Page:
We all blame it to climate change, but climate change aside from decades of natural occurrences, is also brought about by global warming because of human decisions, priorities and greed.

The life systems of the Cordillera changes, faster than we have envisioned it to be, yet when the end will come, we hope to see the Cordilleran standing tall when all have fallen.

BANA-AO SUMMER, ETCHED IN MEMORY

After a month long stay in the US, my husband and I are back to Baguio, the City we love and where we grew up. The month was well spent especially because we had chance to bond with friends living with Ed and Minda in San Diego and with Grace, Royce, Alan and Raquel in Arizona. Arizona was spectacular with the Grand Canyon, Flagstaff and Sedona experience that further strengthen faith in the Almighty Creator God and the commitment of people to preserve the present for the next generation.

Now, we are back and the past days have been gloomy and rains come easy, very much different from the summers I remember growing up. As a child, summer usually is no school except the Vacation Bible School, more time to play with friends and relatives. As a kid, I spent a summer in Bana-ao with my grandfather Juan Weygan and another summer in Padang-an with my grandmother Pinggay Cuanguey. In high school and college, summer was a lot of activities that included; summer class in BSBT or in college, attending weddings and other community activities with my mom or friends, climbing mountains and following rivers, raising pigs, planting corn and camote in Quirino Hill, and selling sayote in the market.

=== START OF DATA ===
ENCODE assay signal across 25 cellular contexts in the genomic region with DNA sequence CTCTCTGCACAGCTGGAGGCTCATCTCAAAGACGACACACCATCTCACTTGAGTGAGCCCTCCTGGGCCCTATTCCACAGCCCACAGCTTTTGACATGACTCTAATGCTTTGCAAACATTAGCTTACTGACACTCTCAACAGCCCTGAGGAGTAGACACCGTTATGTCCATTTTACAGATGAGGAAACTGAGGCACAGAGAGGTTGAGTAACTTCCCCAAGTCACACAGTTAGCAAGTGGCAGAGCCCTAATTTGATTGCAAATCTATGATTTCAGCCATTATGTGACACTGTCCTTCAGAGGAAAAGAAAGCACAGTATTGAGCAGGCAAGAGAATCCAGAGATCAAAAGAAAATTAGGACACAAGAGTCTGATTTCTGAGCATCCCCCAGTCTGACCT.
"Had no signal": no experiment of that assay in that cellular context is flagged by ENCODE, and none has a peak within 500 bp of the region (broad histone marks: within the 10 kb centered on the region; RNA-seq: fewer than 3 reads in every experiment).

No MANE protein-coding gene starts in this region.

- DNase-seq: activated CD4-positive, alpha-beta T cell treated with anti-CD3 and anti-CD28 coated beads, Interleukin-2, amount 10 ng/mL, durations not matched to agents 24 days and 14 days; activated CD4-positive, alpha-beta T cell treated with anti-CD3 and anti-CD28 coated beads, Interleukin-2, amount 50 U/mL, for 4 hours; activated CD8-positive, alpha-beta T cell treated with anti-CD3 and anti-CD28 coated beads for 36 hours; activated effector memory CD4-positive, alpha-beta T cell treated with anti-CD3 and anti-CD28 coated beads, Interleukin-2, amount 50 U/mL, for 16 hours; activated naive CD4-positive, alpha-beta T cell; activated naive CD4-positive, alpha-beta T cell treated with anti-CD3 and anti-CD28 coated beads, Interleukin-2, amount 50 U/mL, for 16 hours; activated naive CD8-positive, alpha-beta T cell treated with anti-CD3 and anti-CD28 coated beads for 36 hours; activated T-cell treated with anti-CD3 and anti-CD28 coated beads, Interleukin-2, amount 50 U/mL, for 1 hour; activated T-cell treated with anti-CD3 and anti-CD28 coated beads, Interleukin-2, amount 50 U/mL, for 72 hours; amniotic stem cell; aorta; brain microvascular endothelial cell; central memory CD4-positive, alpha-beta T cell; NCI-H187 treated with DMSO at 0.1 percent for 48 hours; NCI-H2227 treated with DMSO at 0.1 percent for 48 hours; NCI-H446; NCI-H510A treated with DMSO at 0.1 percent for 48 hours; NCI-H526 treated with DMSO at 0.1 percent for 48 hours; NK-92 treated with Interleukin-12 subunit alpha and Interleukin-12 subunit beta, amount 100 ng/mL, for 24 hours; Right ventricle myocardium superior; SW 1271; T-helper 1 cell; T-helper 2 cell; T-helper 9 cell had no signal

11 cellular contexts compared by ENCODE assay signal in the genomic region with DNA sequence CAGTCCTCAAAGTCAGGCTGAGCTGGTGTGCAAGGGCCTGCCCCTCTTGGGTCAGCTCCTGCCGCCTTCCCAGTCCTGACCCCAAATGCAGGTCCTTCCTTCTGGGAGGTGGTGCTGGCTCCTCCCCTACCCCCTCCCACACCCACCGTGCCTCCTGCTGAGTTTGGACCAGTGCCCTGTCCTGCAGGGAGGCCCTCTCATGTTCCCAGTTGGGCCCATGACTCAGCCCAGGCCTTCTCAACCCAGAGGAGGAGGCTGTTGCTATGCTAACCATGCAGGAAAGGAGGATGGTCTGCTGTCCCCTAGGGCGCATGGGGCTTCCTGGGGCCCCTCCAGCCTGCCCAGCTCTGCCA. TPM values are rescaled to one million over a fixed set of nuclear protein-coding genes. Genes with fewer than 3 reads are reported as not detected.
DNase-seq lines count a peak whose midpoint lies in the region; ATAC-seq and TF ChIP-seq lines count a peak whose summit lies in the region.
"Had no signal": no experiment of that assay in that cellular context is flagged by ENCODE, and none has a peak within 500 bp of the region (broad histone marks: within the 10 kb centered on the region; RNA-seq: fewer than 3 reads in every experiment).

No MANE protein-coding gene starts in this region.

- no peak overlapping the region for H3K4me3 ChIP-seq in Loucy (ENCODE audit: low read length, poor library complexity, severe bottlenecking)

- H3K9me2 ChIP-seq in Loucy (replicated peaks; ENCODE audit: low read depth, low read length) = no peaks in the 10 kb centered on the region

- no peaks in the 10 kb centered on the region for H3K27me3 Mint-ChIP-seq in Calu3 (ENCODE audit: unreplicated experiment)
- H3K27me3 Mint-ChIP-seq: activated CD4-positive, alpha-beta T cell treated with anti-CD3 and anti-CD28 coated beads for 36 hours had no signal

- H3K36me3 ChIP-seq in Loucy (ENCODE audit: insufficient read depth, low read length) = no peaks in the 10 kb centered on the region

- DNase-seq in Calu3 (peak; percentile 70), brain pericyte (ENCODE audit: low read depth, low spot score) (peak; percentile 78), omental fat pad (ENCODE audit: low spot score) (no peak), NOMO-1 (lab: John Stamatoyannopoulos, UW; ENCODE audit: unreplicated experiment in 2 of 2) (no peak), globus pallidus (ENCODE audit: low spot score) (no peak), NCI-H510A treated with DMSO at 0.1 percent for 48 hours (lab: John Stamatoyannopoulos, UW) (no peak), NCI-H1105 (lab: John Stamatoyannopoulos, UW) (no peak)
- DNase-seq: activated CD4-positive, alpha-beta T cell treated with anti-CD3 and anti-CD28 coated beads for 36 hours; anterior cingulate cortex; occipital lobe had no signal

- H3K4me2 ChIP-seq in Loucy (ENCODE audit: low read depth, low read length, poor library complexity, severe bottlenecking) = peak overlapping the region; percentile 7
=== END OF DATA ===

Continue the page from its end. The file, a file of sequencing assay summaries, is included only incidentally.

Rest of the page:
It was then right after Grade 5 that I spent my summer in Bana-ao. It is an “ili”/community of Besao, Mountain Province sharing boundaries with Tubo, Abra and Ilocos Sur. My parents “paw-it” or send me off with Aunty Bernice (one of our relatives) who was going home to Bana-ao. We took the bus to Besao Central and slept in a relative’s home. At dawn we took the pathway from Kin-iway down to the river and up to Bunga passing the regular foot path that circuitously went through the mountain side underneath the pine trees besides rivers and tall grasses that occasionally wave when the wind passes. I remember we would take short rest to drink water from the brook that runs beside the pathway, look up the fruit trees for snack and take twigs for walking stick. By late afternoon we reached Bana-ao and I was left with my grandfather in his house which is also near the houses of our relatives. It was a new place, new people with a new language. My grandfather’s house was elevated with a wide sala, three bed rooms and a spacious porch with a connective dining room and the kitchen made of wood slabs and GI roof. But I was told that they had cogon roof before it was changed to GI. Underneath is where the chickens and other animals as well as storage were housed. He had a yard, with avocado trees, bamboo and other fruit trees. At the back of the house he had a camote patch lined with camoteng kahoy/cassava plant and soy beans. There was a pipe that brings water comes straight to the kitchen and near the front yard where neighbors also use to come and fetch water.